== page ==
Researchers argue that deadly spider venom could help protect the brain from stroke damage. Apparently, this dangerous venom contains a beneficial protein. The discovery which was announced on March 21 only indicated towards the effect of the deadly funnel web spider’s venom which lives in Australia. By using the venom, people can prevent the terrible brain damages which may occur after a stroke.
Every year, about six million people worldwide die of stroke
Scientists from the Monash University and the University of Queensland argued that the protein encapsulated in the venom of this deadly spider appears to be a promising solution for developing a treatment for stroke. Professor Glenn King, the lead researcher of the study, argued that he and his team believe that this is the first time when they managed to find a method to diminish the effects of a stroke over the human brain.
The protein, which is called Hi1a, can block acid-sensing ion channels located in the brain. These channels represent the most significant drivers of brain affections after a stroke. Researchers revealed that just one dose of Hi1a administrated up to 8 hours after the stroke, it protects the brain tissue and boosts neurological performance. King stated that this amazing discovery is bound to help researchers obtain positive results for stroke survivors by limiting or even annihilating the disability caused by a stroke.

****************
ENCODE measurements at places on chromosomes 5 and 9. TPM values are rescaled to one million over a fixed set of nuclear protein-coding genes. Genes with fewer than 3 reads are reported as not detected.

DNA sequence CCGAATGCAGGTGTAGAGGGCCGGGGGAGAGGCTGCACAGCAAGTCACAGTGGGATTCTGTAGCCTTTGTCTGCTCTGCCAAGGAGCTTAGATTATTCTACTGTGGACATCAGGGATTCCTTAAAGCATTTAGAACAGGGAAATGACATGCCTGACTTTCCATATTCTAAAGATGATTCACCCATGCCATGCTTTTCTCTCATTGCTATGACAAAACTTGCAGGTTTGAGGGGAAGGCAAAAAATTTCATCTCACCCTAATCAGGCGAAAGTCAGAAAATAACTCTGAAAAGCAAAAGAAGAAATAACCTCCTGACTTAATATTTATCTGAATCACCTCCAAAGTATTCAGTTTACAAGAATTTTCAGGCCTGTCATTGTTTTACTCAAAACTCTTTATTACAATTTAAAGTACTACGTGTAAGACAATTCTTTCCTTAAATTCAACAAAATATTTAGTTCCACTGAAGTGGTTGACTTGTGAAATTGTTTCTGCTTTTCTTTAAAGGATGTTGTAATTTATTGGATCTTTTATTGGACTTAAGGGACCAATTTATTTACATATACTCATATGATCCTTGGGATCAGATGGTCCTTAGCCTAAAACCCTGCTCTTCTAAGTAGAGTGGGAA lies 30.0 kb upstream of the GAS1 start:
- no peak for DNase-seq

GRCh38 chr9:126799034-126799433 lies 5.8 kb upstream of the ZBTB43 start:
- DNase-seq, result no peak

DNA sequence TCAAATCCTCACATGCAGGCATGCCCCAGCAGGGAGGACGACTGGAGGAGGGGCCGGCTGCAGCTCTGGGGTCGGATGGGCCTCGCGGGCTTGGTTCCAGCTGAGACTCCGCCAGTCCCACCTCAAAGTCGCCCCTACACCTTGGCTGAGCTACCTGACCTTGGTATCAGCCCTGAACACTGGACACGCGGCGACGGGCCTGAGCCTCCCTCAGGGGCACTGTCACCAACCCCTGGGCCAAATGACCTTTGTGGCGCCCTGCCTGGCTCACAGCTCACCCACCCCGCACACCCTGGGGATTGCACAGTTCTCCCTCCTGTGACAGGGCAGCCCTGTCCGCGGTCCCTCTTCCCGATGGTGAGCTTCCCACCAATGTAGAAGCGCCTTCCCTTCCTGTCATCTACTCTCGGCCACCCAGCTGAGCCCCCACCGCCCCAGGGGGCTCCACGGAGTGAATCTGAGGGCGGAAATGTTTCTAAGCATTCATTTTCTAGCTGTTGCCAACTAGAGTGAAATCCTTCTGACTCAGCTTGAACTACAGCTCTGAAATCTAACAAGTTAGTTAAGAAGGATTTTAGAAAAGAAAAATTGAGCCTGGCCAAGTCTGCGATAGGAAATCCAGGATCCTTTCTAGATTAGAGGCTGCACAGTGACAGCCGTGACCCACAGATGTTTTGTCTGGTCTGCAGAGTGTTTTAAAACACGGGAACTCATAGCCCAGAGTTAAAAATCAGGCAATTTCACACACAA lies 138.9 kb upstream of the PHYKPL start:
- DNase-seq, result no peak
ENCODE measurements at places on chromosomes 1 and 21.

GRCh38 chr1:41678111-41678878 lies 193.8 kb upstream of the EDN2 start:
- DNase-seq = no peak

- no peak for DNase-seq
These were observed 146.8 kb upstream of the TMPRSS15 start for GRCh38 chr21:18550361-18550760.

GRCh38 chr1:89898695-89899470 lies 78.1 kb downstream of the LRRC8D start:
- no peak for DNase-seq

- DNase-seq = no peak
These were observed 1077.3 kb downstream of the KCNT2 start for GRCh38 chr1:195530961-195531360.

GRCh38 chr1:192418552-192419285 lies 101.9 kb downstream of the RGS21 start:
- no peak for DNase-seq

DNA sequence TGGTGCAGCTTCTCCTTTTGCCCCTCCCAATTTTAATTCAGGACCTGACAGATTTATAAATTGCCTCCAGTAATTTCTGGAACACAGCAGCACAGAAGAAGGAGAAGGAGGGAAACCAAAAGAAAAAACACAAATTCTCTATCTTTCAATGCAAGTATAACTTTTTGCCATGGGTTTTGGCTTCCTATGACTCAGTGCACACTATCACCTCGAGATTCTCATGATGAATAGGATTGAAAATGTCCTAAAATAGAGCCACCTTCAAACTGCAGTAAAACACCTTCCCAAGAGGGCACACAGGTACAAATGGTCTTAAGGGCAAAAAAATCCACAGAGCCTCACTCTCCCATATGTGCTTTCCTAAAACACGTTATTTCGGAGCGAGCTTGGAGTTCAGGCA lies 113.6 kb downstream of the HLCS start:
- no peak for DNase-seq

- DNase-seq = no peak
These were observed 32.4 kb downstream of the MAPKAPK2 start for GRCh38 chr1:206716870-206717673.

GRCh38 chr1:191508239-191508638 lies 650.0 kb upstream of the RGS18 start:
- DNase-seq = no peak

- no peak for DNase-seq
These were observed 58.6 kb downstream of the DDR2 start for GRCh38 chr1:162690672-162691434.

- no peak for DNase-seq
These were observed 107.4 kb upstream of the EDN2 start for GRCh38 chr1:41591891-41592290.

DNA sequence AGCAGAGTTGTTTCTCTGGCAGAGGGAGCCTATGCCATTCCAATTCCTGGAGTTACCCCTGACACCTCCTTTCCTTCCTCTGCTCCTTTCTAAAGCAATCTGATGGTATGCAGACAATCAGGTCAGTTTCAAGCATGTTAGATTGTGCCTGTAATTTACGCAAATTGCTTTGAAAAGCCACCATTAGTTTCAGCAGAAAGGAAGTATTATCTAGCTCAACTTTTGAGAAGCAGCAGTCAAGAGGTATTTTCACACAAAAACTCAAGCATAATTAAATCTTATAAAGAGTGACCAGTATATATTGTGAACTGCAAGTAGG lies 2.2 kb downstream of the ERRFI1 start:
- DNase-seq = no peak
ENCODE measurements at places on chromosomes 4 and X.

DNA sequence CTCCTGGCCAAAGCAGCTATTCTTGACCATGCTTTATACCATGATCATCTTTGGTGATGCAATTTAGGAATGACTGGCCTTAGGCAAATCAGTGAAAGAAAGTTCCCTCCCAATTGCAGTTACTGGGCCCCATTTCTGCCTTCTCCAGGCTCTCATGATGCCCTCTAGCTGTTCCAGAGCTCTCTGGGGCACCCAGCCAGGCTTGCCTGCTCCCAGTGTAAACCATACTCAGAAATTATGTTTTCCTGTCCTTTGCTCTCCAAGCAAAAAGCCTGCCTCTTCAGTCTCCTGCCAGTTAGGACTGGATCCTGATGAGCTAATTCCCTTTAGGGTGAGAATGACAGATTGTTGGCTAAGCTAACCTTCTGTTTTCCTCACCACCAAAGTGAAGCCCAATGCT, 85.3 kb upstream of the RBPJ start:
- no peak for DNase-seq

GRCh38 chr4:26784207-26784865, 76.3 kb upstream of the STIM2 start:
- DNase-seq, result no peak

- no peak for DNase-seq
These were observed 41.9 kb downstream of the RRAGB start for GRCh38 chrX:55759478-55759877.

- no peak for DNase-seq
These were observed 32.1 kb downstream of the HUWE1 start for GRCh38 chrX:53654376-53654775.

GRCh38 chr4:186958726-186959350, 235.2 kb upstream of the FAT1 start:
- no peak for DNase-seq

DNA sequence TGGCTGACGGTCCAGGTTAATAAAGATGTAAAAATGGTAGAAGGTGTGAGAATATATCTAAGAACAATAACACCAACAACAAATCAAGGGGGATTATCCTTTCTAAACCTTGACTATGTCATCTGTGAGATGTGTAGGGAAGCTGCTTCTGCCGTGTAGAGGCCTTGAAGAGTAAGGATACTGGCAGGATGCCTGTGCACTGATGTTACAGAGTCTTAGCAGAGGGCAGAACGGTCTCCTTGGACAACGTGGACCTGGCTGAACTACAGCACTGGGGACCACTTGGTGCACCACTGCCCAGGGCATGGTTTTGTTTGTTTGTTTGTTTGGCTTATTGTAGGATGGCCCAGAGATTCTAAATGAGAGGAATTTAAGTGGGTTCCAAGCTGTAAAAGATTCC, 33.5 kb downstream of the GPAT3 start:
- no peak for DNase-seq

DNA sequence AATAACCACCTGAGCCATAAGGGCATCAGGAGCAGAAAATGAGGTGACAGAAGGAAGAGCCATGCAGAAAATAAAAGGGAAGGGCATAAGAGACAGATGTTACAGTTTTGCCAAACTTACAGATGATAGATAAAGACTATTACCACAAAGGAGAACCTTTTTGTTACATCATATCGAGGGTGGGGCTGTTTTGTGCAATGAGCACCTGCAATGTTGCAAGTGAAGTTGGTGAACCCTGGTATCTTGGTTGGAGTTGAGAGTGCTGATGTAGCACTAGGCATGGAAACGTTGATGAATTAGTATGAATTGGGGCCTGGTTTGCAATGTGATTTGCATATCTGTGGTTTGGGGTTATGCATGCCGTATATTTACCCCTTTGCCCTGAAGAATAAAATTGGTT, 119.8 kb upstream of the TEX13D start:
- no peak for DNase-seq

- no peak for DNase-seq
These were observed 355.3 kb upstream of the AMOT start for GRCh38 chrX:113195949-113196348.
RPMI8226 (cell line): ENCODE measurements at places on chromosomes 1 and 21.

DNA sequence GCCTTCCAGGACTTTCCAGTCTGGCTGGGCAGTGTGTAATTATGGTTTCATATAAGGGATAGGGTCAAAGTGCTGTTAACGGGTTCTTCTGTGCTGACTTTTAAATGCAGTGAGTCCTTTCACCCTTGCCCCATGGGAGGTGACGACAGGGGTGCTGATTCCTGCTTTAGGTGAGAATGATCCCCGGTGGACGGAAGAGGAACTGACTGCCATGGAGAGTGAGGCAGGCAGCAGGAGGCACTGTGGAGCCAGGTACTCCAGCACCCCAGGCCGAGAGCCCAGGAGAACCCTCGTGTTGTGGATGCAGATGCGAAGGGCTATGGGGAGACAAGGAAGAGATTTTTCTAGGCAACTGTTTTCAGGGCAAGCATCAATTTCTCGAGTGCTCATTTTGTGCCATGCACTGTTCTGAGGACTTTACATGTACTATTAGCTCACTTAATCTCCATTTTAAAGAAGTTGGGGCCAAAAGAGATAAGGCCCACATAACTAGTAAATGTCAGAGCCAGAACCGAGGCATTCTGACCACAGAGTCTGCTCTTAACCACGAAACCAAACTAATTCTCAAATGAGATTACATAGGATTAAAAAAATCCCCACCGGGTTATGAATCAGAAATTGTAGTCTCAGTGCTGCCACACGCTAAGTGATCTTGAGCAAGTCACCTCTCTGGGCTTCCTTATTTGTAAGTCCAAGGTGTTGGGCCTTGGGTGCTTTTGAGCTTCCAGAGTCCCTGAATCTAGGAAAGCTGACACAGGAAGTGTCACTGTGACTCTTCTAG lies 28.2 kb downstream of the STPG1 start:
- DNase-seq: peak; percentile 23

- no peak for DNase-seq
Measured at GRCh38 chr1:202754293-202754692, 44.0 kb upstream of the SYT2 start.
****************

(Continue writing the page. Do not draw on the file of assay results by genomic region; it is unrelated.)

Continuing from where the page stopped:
The protein from a spider venom may help scientists develop a treatment for stroke
Every year, approximately six million people die because of strokes globally. Researchers also revealed that about five million people survive but are forced to live with a permanent disability. King noted that he believes this finding could definitely enable positive outcomes for stroke patients. He also pointed out that the most important thing about the protein Hi1a is that it is prone to offer high levels of protection for 8 hours after a stroke.
This represents an extended window of opportunity to start the treatment. The protein from the deadly spider venom provides protection for the core brain region which was most affected by oxygen deprivation. This is usually believed to be unrecoverable because of the rapid cell death which was one of the effects of the stroke.
Many Australian funnel-web spider subfamilies produce dangerous venom which is extremely toxic to humans. Moreover, six of these species cause severe injuries to their victims. Now, researchers need to use the data obtained to develop clinical trials on humans and analyze the effects.
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